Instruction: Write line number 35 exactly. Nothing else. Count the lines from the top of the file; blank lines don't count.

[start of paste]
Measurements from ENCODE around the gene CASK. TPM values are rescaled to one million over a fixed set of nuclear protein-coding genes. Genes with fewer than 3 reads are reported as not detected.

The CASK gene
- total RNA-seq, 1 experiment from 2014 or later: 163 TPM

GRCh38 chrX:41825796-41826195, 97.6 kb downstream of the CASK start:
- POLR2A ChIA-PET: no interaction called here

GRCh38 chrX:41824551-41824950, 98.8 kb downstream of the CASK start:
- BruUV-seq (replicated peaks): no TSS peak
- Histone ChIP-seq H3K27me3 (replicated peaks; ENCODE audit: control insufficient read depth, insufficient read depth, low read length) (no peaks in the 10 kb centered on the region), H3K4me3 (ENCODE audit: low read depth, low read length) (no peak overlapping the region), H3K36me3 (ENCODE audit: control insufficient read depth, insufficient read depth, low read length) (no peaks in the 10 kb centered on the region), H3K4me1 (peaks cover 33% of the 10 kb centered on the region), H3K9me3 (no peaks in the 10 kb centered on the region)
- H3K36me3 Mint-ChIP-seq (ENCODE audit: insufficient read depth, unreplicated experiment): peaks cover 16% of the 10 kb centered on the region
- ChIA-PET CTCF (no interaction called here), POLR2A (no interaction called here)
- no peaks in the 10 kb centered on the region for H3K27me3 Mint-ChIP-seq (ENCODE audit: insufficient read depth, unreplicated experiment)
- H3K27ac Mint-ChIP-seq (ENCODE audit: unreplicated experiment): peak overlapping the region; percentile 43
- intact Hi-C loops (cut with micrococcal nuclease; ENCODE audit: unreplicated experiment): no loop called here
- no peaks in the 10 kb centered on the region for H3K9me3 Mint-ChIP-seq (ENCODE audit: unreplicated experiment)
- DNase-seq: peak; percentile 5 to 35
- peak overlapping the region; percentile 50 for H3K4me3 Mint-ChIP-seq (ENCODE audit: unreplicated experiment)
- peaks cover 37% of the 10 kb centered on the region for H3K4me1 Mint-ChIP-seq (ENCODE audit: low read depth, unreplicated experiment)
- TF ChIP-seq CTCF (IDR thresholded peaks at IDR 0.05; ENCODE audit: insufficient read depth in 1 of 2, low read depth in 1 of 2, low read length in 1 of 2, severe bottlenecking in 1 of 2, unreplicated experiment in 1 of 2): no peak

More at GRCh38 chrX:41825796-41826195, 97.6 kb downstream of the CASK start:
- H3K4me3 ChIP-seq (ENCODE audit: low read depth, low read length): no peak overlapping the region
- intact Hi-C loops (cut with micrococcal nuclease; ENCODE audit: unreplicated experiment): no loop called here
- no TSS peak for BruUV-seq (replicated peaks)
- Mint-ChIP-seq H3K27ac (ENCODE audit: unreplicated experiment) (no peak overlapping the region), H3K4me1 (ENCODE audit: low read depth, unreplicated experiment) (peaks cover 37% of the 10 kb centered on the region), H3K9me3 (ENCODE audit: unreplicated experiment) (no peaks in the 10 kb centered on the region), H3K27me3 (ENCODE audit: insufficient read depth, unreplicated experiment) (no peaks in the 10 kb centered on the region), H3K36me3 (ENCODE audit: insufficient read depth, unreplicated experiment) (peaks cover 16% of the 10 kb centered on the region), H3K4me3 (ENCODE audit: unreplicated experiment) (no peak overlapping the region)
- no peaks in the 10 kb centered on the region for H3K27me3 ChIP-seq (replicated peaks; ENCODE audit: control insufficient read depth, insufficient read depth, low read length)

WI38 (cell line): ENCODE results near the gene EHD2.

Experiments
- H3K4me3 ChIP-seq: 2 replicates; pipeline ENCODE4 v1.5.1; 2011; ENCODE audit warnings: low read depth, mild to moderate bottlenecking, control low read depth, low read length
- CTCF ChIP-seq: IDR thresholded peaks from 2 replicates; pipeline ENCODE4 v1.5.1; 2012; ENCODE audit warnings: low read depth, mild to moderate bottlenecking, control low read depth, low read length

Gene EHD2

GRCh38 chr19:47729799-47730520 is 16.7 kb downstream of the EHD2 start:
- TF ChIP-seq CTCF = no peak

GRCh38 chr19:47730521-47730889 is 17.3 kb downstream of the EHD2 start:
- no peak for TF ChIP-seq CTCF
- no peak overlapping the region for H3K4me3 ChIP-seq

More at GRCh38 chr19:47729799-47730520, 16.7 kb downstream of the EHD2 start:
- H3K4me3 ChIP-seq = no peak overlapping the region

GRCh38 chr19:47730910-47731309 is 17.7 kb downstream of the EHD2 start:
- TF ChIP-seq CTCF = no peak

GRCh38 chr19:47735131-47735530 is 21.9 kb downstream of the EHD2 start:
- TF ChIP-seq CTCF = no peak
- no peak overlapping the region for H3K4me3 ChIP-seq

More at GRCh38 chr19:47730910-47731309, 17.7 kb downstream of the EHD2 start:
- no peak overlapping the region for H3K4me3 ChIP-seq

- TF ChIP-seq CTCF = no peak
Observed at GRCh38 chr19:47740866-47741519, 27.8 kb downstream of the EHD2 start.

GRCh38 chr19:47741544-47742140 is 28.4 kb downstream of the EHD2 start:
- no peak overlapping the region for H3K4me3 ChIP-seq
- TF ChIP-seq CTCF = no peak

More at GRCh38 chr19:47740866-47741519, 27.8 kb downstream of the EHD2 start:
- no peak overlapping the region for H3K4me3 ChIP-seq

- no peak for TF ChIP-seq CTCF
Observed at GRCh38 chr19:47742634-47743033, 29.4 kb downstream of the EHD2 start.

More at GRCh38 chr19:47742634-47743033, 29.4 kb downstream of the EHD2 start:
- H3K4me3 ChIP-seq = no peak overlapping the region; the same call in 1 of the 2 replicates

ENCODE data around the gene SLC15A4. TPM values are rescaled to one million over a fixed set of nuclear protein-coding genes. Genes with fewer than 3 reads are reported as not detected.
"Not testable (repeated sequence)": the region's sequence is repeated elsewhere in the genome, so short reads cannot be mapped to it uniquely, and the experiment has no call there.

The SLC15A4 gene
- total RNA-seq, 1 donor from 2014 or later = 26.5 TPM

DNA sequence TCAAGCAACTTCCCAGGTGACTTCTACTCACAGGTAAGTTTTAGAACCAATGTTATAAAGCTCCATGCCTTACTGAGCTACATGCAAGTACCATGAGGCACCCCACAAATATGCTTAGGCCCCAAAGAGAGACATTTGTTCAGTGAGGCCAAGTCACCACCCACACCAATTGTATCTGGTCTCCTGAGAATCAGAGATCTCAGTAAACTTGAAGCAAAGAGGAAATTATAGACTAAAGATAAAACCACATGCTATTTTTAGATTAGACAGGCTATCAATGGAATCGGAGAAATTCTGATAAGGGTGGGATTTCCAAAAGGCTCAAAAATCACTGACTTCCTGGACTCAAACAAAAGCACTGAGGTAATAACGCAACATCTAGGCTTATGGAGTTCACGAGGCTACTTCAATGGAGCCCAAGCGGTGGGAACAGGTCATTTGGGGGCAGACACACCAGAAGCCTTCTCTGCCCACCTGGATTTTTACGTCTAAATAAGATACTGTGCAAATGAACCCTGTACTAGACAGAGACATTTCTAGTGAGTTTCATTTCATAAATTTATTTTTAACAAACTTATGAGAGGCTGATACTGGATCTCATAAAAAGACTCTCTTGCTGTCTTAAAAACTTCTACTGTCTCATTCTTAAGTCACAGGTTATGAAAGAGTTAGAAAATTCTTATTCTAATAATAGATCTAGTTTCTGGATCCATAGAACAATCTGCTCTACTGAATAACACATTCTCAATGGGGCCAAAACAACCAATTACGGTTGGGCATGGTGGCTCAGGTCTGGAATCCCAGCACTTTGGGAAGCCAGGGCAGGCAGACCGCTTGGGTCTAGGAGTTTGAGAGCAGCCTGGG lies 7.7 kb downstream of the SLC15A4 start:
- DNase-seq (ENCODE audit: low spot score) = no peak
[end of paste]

More at GRCh38 chr19:47729799-47730520, 16.7 kb downstream of the EHD2 start: